Cessna’s Citation CJ4 isn’t just another derivative of the CitationJet family–it is a clean-sheet design that incorporates some of the best features found in other Citations. “It has the best of the Encore-plus’s cockpit and cabin, the Mustang’s wide cabin door, Sovereign-style wing performance and the CJ3’s external baggage capacity,” said Citation 500-series product marketing manager Brett Palmiero.
First flight of the 11-seat model is planned for spring 2008, with FAA certification to follow in late 2009. Service entry of the $7.995 million (2006 $) CJ4 is expected in spring 2010. While some believe the CJ4 could be an “Encore killer,” Cessna insists the two models can coexist. However, “the market will ultimately decide the fate of the Encore,” Palmiero said. Cessna has orders for 70 CJ4s.
According to preliminary data released by Cessna, the CJ4 will be able to climb directly to its 43,000-foot ceiling in 28 minutes. Range of the new twinjet is projected at 1,825 nm, while the balanced field length is expected to be 3,300 feet. Powering the new model will be a pair of 3,400-pound-thrust Williams FJ44-4A turbofans.
A new, moderately swept wing will make the CJ4 the fastest of the CJs with a top cruise speed of 435 ktas, 20 knots faster than the CJ3. The new wing will also have a lift-dump system and hinged flaps. The CJ4 will incorporate single-point refueling, which is a first for the CJ line.
Inside, the CJ4’s cabin is slightly wider than those of its CJ siblings, and optimal window placement allows for a better view for passengers, while with four inches of added width at the floor yields more legroom. Taking a cue from the Mustang, the new CJ has a 24-inch-wide cabin door that doesn’t taper at the top, making it easier for passengers and crew to enter the twinjet. The CJ4’s fuselage is 21 inches longer than the CJ3’s and includes an external baggage compartment.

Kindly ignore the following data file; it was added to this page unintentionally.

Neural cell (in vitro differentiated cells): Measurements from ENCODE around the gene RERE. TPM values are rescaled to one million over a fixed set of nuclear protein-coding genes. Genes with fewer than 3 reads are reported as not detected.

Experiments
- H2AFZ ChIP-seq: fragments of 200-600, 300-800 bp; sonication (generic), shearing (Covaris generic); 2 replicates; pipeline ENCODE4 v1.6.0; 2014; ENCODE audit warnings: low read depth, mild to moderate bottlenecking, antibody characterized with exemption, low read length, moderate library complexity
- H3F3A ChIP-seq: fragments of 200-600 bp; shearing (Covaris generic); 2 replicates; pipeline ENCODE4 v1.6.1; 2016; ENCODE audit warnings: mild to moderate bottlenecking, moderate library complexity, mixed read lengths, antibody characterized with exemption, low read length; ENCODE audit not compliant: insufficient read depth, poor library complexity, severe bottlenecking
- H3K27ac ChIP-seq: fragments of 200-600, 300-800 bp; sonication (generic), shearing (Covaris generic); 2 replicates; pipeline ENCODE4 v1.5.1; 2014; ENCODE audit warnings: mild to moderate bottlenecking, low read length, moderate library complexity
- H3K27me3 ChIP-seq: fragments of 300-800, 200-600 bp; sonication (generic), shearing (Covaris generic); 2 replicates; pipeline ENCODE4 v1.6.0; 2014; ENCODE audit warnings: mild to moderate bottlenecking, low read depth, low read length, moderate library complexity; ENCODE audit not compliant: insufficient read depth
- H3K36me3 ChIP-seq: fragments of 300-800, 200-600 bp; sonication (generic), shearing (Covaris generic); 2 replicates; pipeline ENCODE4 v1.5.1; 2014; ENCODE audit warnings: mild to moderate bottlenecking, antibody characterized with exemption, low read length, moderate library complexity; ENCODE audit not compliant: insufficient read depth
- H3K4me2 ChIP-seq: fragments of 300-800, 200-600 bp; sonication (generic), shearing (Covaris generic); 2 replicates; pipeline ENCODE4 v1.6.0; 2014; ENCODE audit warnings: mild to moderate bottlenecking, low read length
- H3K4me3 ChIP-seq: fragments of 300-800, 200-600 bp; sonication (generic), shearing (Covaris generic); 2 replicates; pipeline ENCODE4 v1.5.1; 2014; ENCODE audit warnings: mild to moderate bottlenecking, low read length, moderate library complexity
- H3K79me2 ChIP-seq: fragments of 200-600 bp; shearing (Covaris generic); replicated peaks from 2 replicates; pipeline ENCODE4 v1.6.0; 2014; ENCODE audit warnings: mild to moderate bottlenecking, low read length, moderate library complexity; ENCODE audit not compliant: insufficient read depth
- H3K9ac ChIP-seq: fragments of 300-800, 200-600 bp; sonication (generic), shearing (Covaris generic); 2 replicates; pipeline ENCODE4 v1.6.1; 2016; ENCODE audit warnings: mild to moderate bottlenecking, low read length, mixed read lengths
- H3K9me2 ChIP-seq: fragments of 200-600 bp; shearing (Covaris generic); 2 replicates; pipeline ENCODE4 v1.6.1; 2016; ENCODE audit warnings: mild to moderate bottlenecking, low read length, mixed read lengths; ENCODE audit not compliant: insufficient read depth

The standard cabin layout is a six-place club seating arrangement with a seventh side-facing seat and a belted aft lavatory seat. According to Palmiero, the CJ4’s seats are more contoured and comfortable than those in the other CJ models. A newly styled refreshment center resides behind the pilot’s seat and includes a heated liquid container, ice chest and other storage. A two-place divan is available as an option.
LED cabin lighting comes standard on the CJ4. Also standard is an integrated cabin management and entertainment suite, offering both cabin lighting/environmental control and an audiovisual system capable of playing CD/DVD/MP3 media. A single XM satellite radio receiver is standard, and additional XM units, LCD displays and other cabin equipment are available as options.
Like its siblings, the CJ4 comes with the Rockwell Collins Pro Line 21 avionics system, though the new jet has four screens versus the three-screen layout in the smaller CJs. The airplane also offers a new tilted panel with push-button switches, more ergonomically designed pedestal and redesigned crew seats that have two inches more legroom than the CJ3. Electric windshields are a first for a CJ.
Like the newly announced XLS+, the CJ4’s Pro Line 21 system has an advanced diagnostic system that “works at the airplane level, not just at the avionics level.” The diagnostic system has a data collection unit that records and stores all PC board input/output and other specified bus data. This data is accessible via a USB port in the flight deck pedestal.
Preliminary specifications include a 1,840-nm range, 1,000-pound full-fuel payload, 16,510-pound mtow and a 2,100-pound max payload capability. “The CJ4 builds on the CJ lineage buts adds next-decade architecture,” Palmiero said. “It has the strongest performance and payload balance in its class while offering benchmarking standard features and amenities.”